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Home | Wine Tasting 101 | Can you taste the price of wine?

Can you taste the price of wine?

April 10, 2014 Brian Gurnham Chief Cork Officer

This past weekend I hosted a wine tasting party with neighborhood friends.  Using the Prince and the Pauper theme, I was not disappointed about the range of likes and dislikes that wine consumers exhibit as they swirl, sniff, swish, spit and or swallow.

For this tasting I added a twist giving guests a 15 minute crash course on how to identify elements of a wine that tend to drive up the price.  Given the short amount of time available and the fact that the tasting was blind, I wasn't able to opine about region, terroir, age of the vines, exposure of the vineyard, skill and reputation of the wine maker, how the grapes were handled, new versus neutral oak aging, or any of a myriad of other factors which can add to the quality and price of a wine.  No, I went for the gross oversimplification, boiling it down to intensity, complexity and balance using the analogy of a symphony orchestra.

Intensity Often code named as concentrated or powerful, intensity in one or more aromas or textures in a wine, usually indicative of quality grapes.  Think of this as an instrument playing exactly at the volume called for by the orchestral piece, and precisely on key.

Complexity An element of most quality wines, complexity manifests itself through a variety of different aromas and textures. Fruit aromas, oak influence, acidity and tannins are the strings, woodwinds, brass and percussion of a wine.  The more instruments and musicians, the more complex the sound.

Balance Aromas, acidity, tannins, and alcohol, all brought together in harmony no one component dominates. Balance is the orchestra brought together under the leadership of the director, in such a way that the result is a harmony of sound, which ebbs and flows from beginning to end.

The crash course consisted of tasting small samples of weak and strong lemonade to introduce acidity and intensity, a young Tannat for tannins, and then blending the weak lemonade and Tannat in an effort to at least conceptualize balance. If you want to try it at home it's pretty easy.  I used two solutions of Crystal Light, one mixed at ½ tsp of powder to 1 cup of water, and the second at 2 tsp in 1 cup of water.  With a clean palate, the acidity is easily recognizable with the first sample.  The aroma (lemon) is the same in both samples, but the group quickly identified the higher concentration as "stronger".  It is this "oomph" as I call it that is noticeable in many higher priced wines.  The critics will use code words such as "concentrated", or "powerful" to describe intensity.  The tannins in the Uruguayan Tannat were obvious wringing out any hope of salivation in a matter of seconds.  Mixing the weaker Crystal Light with the Tannat was interesting.  Tasters quickly picked up on the interaction between the acidity and the tannins, as well as complexity, albeit a bit strange, in aromas.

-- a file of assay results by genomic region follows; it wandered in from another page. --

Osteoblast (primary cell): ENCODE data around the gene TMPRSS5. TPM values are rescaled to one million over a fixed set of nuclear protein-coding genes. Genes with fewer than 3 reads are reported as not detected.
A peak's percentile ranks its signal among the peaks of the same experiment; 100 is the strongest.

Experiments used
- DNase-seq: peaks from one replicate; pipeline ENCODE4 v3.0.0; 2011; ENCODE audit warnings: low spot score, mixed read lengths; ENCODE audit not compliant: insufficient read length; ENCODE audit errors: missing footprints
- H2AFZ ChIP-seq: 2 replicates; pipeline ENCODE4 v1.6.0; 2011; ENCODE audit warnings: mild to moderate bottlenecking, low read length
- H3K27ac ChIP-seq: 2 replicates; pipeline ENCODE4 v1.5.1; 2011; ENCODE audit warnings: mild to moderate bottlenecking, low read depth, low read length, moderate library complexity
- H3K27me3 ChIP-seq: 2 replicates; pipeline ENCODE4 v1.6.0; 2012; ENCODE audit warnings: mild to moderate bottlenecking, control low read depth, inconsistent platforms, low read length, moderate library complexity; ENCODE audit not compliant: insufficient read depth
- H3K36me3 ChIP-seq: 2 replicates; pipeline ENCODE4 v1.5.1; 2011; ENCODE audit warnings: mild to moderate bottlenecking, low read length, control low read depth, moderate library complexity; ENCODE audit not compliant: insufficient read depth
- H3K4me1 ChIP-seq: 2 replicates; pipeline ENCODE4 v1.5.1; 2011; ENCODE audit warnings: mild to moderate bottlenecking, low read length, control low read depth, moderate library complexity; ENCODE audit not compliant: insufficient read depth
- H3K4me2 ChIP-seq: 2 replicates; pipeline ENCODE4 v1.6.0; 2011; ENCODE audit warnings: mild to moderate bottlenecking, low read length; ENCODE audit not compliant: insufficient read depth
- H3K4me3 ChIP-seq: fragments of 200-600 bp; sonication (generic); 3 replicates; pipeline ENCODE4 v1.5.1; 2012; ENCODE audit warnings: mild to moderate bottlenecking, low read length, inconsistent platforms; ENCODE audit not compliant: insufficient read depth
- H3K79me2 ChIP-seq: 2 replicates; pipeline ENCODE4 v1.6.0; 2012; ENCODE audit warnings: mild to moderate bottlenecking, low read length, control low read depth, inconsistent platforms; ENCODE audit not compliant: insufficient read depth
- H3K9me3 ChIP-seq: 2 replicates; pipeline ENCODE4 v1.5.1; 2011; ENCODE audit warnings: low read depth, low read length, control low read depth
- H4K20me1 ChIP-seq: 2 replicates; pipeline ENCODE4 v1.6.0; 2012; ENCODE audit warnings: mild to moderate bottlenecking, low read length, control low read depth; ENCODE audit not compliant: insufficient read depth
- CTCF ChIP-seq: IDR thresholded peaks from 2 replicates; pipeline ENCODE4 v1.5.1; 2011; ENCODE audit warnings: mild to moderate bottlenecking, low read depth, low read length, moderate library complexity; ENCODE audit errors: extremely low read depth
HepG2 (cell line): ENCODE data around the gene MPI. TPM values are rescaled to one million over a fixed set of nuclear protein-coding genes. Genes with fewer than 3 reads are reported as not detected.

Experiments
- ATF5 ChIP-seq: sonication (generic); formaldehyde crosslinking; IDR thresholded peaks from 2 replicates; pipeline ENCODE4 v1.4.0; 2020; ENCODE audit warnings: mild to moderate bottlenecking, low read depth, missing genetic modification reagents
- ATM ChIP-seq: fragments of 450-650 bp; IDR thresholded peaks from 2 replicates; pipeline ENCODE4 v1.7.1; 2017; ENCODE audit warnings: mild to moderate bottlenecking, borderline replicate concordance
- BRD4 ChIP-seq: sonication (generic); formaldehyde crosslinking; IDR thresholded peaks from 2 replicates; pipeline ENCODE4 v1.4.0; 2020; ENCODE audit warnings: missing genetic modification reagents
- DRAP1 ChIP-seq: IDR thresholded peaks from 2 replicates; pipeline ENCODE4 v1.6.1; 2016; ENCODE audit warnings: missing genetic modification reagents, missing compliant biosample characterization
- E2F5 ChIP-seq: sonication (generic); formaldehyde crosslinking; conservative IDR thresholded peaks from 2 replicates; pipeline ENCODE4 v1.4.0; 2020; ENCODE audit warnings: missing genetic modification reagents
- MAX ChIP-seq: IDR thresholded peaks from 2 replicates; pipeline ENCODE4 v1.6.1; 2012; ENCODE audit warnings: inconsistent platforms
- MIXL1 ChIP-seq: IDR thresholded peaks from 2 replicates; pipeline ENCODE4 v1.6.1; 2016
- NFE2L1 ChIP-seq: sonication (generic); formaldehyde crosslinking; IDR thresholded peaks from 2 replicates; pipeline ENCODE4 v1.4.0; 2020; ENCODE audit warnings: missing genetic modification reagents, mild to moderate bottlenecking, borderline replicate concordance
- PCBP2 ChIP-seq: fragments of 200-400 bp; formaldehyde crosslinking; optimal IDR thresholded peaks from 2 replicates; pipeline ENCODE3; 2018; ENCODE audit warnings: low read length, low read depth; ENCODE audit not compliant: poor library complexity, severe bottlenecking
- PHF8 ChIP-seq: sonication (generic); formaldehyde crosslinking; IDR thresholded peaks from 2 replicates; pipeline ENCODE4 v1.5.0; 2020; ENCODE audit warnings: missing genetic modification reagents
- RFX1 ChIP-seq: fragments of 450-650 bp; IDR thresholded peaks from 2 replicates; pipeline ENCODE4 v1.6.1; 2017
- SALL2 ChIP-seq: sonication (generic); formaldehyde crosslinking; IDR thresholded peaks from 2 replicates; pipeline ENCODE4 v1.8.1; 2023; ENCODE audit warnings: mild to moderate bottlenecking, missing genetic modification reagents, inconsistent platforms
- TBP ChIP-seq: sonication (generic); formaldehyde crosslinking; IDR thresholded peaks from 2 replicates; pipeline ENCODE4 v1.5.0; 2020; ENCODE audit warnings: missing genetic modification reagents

How much did the crash course help?  Well I was pleased that the group was overwhelmingly correct in two of the four pairs of wines tasted, correct by a thin margin in a third, and well then there was the Chardonnay, but we'll get back to that in a minute.  Red wines fared better, probably because the presence of tannins and oak elements help with the identification of intensity and complexity.  The Sauvignon Blanc was tricky.  Two New Zealand offerings, the popular "Nobilo" and the higher priced "The Crossings".  This one was close, probably because Nobilo has a hefty 6 grams per liter of residual sugar offsetting the acidity resulting in a more populist wine.

Now about that Chardonnay.  We tasted the Double Dog Dare ($4.49) against the Martin Ray 2012 Carneros ($19.99).  Fifteen of the twenty votes were cast for the Double Dog.  Probably attributable to my crash course, the complexity of the Martin Ray is subtle, and the fruit aromas are so varied that no one stands out with intensity.  Oh well, with apologies to Courtney Benham the wine's producer, it made for a fun evening.


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